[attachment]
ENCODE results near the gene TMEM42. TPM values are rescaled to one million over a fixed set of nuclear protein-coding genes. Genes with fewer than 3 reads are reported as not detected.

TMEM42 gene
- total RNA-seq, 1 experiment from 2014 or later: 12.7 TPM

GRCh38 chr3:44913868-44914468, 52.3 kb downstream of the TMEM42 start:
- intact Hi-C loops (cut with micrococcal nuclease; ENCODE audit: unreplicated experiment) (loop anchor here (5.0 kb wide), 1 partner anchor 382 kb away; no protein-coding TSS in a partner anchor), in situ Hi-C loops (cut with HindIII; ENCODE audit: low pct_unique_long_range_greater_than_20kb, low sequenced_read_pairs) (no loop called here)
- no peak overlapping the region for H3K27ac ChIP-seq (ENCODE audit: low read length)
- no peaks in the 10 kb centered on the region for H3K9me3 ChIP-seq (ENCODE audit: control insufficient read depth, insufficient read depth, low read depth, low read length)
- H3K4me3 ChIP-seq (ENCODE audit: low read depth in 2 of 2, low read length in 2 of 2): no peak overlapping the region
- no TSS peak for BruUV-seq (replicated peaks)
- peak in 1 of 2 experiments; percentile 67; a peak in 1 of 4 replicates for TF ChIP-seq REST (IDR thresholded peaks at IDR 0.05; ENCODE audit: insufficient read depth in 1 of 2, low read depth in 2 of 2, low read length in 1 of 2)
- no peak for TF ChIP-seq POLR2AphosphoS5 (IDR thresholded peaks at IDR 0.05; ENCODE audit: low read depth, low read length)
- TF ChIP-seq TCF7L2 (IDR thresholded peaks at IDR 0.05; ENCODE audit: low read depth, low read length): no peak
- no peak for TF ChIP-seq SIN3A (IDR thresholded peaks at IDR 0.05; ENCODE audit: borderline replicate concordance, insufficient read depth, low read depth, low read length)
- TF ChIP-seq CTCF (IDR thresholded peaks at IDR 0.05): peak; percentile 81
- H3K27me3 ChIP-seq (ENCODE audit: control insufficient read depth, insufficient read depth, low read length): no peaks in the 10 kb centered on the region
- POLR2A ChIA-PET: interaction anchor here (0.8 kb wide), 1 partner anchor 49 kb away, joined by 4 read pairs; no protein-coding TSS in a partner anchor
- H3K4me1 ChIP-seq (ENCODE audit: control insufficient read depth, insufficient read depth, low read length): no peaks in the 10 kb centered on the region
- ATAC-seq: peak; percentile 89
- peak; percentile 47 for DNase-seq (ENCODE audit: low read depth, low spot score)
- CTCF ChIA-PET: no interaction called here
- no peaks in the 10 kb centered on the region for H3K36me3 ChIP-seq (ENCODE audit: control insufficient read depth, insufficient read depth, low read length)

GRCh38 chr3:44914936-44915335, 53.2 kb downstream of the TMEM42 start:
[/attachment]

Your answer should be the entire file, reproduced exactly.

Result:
ENCODE results near the gene TMEM42. TPM values are rescaled to one million over a fixed set of nuclear protein-coding genes. Genes with fewer than 3 reads are reported as not detected.

TMEM42 gene
- total RNA-seq, 1 experiment from 2014 or later: 12.7 TPM

GRCh38 chr3:44913868-44914468, 52.3 kb downstream of the TMEM42 start:
- intact Hi-C loops (cut with micrococcal nuclease; ENCODE audit: unreplicated experiment) (loop anchor here (5.0 kb wide), 1 partner anchor 382 kb away; no protein-coding TSS in a partner anchor), in situ Hi-C loops (cut with HindIII; ENCODE audit: low pct_unique_long_range_greater_than_20kb, low sequenced_read_pairs) (no loop called here)
- no peak overlapping the region for H3K27ac ChIP-seq (ENCODE audit: low read length)
- no peaks in the 10 kb centered on the region for H3K9me3 ChIP-seq (ENCODE audit: control insufficient read depth, insufficient read depth, low read depth, low read length)
- H3K4me3 ChIP-seq (ENCODE audit: low read depth in 2 of 2, low read length in 2 of 2): no peak overlapping the region
- no TSS peak for BruUV-seq (replicated peaks)
- peak in 1 of 2 experiments; percentile 67; a peak in 1 of 4 replicates for TF ChIP-seq REST (IDR thresholded peaks at IDR 0.05; ENCODE audit: insufficient read depth in 1 of 2, low read depth in 2 of 2, low read length in 1 of 2)
- no peak for TF ChIP-seq POLR2AphosphoS5 (IDR thresholded peaks at IDR 0.05; ENCODE audit: low read depth, low read length)
- TF ChIP-seq TCF7L2 (IDR thresholded peaks at IDR 0.05; ENCODE audit: low read depth, low read length): no peak
- no peak for TF ChIP-seq SIN3A (IDR thresholded peaks at IDR 0.05; ENCODE audit: borderline replicate concordance, insufficient read depth, low read depth, low read length)
- TF ChIP-seq CTCF (IDR thresholded peaks at IDR 0.05): peak; percentile 81
- H3K27me3 ChIP-seq (ENCODE audit: control insufficient read depth, insufficient read depth, low read length): no peaks in the 10 kb centered on the region
- POLR2A ChIA-PET: interaction anchor here (0.8 kb wide), 1 partner anchor 49 kb away, joined by 4 read pairs; no protein-coding TSS in a partner anchor
- H3K4me1 ChIP-seq (ENCODE audit: control insufficient read depth, insufficient read depth, low read length): no peaks in the 10 kb centered on the region
- ATAC-seq: peak; percentile 89
- peak; percentile 47 for DNase-seq (ENCODE audit: low read depth, low spot score)
- CTCF ChIA-PET: no interaction called here
- no peaks in the 10 kb centered on the region for H3K36me3 ChIP-seq (ENCODE audit: control insufficient read depth, insufficient read depth, low read length)

GRCh38 chr3:44914936-44915335, 53.2 kb downstream of the TMEM42 start: